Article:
Still, his father thought the task important enough. "We must not let him think we feel apathetic towards him," he had told Veridian. "He may be old, but he is also family. There is not much that he can do, but we are the organization we are today in part of what he's done. We can never forget that. If there is one trait about you that shines above all else, it is that you do not abandon family, do you, Veridian?"
Perhaps Trellius meant that as a compliment, but Veridian viewed it as yet another reason he should do as his father asked and keep an eye on Murdan. Everything, it seemed, to his father was for the benefit or glory of the Guard. How watching the old man fit into that, Veridian could hardly guess.
As he reached Murdan's tent, a flash of light caught his eye, making him look to his right. Grenul, Veridian's third cousin, sat cross-legged before a tent, his full attention on a ball of flame he cupped in his right hand. He poured it into his left, a flowing stream of fire, before closing his fist around it and extinguishing it in a puff of dark smoke. Veridian stopped and watched for a few seconds, a small knot of envy in his stomach. As Grenul glanced up, Veridian looked away, waiting a few moments outside Murdan's tent.
Petty jealousy for others consumed him at times. His father was the head of the Gray Guard and Veridian couldn't even make fire appear, not even the smallest spark. Uselessness gnawed at him during every mission. The other Guards made nice, but Veridian had realized early on this was only because of who his father was. He could fight better than the other four, but that was all. In a situation where magic was demanded, he could do nothing. He felt crippled. He felt ashamed. His father must have been ashamed too, to send his only son to watch an almost sightless man while making it sound like Veridian was doing a favor for the entire Guard.
"Some favor," the boy grunted before ducking down and entering.
"What have you got?"
"Ha! Four…no, wait. I can't see." The old man squinted at his cards. "One…two…"
Veridian Gray sighed and looked through the front flaps of the tent. How long had he been here, watching Murdan like he was some babe? This was their sixth games of cards, each game longer than the last it seemed. Murdan's eyes were horrible. He'd called Veridian "Aram" when he'd walked in, mistaking the boy for his fifteen year old cousin.
Inside, Veridian lamented. Some other Guard will be given the Troll hunt. He looked outside. Grenul, most likely. Out of all of us, he has shown the most promise in his skills over the past year. Fine. Let him try. I hope he gets crushed out there.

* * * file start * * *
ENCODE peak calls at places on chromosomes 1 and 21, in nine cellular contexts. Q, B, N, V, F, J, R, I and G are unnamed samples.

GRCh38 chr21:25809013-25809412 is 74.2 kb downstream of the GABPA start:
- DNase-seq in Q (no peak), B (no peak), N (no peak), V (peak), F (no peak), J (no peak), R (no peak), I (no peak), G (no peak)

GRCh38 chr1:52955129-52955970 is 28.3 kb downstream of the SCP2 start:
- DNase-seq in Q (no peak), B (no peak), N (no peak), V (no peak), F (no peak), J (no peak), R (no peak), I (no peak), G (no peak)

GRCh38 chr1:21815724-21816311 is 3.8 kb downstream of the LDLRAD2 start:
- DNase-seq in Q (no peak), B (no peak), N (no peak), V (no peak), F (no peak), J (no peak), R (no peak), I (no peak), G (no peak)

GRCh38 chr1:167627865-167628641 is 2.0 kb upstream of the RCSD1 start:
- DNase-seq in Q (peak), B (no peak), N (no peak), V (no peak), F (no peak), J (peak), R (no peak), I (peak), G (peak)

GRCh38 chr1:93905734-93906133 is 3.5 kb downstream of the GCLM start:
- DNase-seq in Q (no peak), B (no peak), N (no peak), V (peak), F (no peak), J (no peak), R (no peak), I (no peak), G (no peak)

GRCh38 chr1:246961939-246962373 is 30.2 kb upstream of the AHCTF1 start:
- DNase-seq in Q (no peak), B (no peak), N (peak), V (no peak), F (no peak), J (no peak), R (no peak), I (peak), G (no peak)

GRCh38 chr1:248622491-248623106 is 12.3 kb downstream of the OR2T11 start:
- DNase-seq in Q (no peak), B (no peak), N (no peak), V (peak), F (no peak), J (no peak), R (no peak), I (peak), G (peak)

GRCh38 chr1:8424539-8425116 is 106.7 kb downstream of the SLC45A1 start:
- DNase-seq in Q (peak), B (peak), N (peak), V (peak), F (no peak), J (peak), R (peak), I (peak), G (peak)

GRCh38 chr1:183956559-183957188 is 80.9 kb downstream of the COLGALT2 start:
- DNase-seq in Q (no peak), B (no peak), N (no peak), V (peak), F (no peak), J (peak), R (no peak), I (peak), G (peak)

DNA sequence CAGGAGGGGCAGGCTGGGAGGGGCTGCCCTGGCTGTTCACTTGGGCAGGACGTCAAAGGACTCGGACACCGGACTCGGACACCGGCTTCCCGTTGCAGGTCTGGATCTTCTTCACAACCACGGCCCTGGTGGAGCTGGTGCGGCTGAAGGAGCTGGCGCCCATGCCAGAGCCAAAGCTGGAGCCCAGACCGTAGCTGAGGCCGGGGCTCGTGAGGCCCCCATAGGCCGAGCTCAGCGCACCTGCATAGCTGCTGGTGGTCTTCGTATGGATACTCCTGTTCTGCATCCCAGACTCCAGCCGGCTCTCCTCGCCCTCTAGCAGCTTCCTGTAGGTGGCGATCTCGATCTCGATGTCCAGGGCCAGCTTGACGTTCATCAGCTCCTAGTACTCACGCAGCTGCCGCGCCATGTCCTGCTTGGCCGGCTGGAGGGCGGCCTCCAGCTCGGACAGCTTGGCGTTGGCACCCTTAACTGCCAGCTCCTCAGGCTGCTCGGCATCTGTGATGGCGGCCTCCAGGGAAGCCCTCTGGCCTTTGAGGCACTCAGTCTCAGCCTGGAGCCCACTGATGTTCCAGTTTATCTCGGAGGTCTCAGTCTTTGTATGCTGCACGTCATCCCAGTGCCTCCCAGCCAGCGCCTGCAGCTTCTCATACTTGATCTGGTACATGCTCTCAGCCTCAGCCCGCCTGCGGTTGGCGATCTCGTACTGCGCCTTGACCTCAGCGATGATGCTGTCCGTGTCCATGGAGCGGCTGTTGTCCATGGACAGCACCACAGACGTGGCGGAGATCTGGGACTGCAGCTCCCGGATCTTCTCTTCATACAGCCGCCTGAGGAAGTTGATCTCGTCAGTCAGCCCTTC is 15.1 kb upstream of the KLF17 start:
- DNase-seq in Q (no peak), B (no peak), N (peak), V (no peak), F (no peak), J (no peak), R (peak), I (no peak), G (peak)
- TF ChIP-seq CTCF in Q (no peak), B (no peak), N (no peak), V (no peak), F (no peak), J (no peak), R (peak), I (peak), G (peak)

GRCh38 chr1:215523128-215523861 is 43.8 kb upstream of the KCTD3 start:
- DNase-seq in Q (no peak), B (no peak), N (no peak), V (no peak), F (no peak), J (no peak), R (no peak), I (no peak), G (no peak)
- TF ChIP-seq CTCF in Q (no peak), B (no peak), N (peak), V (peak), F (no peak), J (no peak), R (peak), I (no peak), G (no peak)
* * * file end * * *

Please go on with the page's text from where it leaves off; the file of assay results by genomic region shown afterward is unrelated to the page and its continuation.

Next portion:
He winced. Thinking bitter thoughts towards others was unbecoming of him. He had borne the brunt of jokes for his lack of magic, but he had never retaliated. He couldn't stand the thought of bringing physical or emotional grief on someone else, especially a family member. Trellius had taught him the importance of family, of forgiving painful verbal thrusts instead of returning them. He had felt jealousy at times, but he had never openly engaged his anger at the expense of another. Never had, he knew. Never would, he hoped.
I really don't think that, Veridian told himself. Spur of the moment…shouldn't act so stupid. Can't think that.
"Haw! I was right! Four bones!" Murdan slapped down his cards. Veridian wanted to tell him he only had three, same as he, but he resisted. He'd beaten Murdan five times in a row, so he let the patriarch have his fun.
The old man yawned and scooted back towards his bed. "You wore me out quickly, Aram," he said. "This ancient body needs a rest."
"Sure," Veridian sighed, once again turning his attention outside as the old man lay down to sleep. He could see the tent across from Murdan's, he could see Grenul continuing to practice. He opened his palm, bringing fire to life. He closed it and extinguished the flame, then repeated the cycle anew.
Veridian glanced at his own hand, as if waiting for a fire to suddenly burn. Nothing happened. Nothing would ever happen, he knew, not if he sat there until cobwebs grew in his hair.
No magic. No mission. Nothing to impress his father with. Just once, Veridian would have loved to see his father smile. Just once, just so he could know Trellius didn't view him as simply another Guard.
Murdan sat up suddenly, blinking. "Did you hear that?" he asked.
Veridian wearily took his eyes off Grenul. "Hear what?"
"The footstep. I heard a footstep." Murdan looked confused, cocking his head to the side. He frowned. "When your sight starts to fail, other senses begin to grow in strength. You may not have heard it, but I did."
"You fell asleep. You were dreaming." Veridian easily discarded the strange noise as a figment of the old man's unconscious mind. "And you're right. I didn't hear anything. Neither did you."
"No, no, I heard," Murdan pressed.
"I've been staring outside the whole five minutes you dozed. Nobody passed by."
"It didn't come from the front of the tent." Murdan's sudden seriousness took Veridian by surprise. "Go out. Check quickly. Please."